An Italian-American neighborhood in Louisiana is disturbed when truck driver Rosario Delle Rose is killed by police while smuggling. His buxom widow Serafina miscarries, then over a period ... See full summary »
This first movie version of the Tennessee Williams play about a faded, aging Southern belle, her shy, crippled daughter and her "selfish dreamer" of a son more or less sticks to the ... See full summary »
Critics and the public say Karen Stone is too old -- as she approaches 50 -- for her role in a play she is about to take to Broadway. Her businessman husband, 20 years her senior, has been ... See full summary »
The only son of wealthy widow Violet Venable dies while on vacation with his cousin Catherine. What the girl saw was so horrible that she went insane; now Mrs. Venable wants Catherine lobotomized to cover up the truth.
Joseph L. Mankiewicz
Drifter Chance Wayne returns to his hometown after many years of trying to make it in the movies. Arriving with him is a faded film star he picked up along the way, Alexandra Del Lago. ... See full summary »
Val Xavier, a drifter of obscure origins arrives at a small town and gets a job in a store run by Lady Torrence, a sex-starved woman whose husband Jabe M. Torrance is dying of cancer ... See full summary »
An American soldier manages to endure his captivity in a Vietnamese POW camp by keeping alive the memories of life in his home town. When he is finally released from the camp, and is ... See full summary »
A Very Entertaining Performance of Rare Tennessee Williams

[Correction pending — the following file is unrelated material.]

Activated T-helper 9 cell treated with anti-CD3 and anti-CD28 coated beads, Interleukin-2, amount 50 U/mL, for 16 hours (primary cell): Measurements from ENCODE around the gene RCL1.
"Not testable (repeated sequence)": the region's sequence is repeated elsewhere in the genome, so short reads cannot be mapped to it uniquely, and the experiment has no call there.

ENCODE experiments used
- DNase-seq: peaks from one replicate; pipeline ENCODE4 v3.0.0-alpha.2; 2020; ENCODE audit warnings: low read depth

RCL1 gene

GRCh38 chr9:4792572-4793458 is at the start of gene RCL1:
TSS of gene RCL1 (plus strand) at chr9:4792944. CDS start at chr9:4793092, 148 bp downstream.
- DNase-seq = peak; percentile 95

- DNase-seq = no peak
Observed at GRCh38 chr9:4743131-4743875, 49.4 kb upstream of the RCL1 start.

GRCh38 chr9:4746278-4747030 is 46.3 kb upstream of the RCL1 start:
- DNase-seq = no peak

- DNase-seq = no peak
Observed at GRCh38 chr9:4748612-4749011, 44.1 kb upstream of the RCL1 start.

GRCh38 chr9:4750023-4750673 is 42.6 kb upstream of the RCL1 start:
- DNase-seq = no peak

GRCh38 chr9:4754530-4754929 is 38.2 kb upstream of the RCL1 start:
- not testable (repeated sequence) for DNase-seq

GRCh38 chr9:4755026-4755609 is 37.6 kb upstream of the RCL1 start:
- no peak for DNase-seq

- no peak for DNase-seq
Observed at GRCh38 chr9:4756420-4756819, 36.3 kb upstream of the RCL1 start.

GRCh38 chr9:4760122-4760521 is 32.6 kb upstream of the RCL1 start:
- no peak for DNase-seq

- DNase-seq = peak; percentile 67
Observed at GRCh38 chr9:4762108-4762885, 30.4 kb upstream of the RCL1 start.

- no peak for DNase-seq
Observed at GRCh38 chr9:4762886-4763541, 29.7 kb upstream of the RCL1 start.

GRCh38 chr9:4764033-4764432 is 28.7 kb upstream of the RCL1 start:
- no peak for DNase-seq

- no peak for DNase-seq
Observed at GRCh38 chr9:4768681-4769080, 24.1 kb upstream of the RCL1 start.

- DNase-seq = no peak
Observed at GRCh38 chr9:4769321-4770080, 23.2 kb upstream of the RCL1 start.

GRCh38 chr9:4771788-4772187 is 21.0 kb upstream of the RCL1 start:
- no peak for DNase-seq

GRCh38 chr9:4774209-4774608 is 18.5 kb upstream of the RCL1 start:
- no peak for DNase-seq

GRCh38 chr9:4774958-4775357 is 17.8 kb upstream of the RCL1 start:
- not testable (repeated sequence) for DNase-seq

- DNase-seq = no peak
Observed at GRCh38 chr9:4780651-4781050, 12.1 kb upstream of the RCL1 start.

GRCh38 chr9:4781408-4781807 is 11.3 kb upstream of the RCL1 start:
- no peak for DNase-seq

I had never heard of this play when I saw the DVD on the shelf. So I got it, took it home, and watched it. I found it to be delightful. Martin Sheen glows in the bloom of his youth, Lotte Lenya is a hoot, and the rest of the cast, while unknown to me, were admirable, especially Janet Margolin as Esmeralda.
The production dates back to 1966, in a B&W TV staging for NET - National Educational TV. I suppose that is the predecessor of today's PBS. It was campy and fun, with lots of cheesy sets typical of live TV shows of the day. That aspect alone gives it an ambiance that looks back to an earlier day of less than slick TV performances of more than worthy theatrical properties. Too bad such things are not particularly marketable today. Still, thanks to DVD, one can enjoy one of a kind performances like this one that would otherwise be lost.
This performance is apparently based on an early version of the play, rather than an "excised" version of the final published text. In my edition of Tennessee Williams plays, there is commentary on the fact that he reworked the material several times after its Broadway Premier before releasing the final published version. For that reason alone, this is an interesting historical document. What's more, this version, without commercials, fits neatly into the standard one hour TV time slot, and in my opinion, holds the stage quite well.
I really enjoyed the performance, and recommend it to anyone who is not put off by out of date TV production standards. If you are interested in a more "official" version of the play based on the final published text, there are always books at the library or a book store. Meanwhile, this DVD will provide you with a good visual image while you read.
Ed Flaspoehler, Dallas, TX
3 of 3 people found this review helpful.
Was this review helpful to you?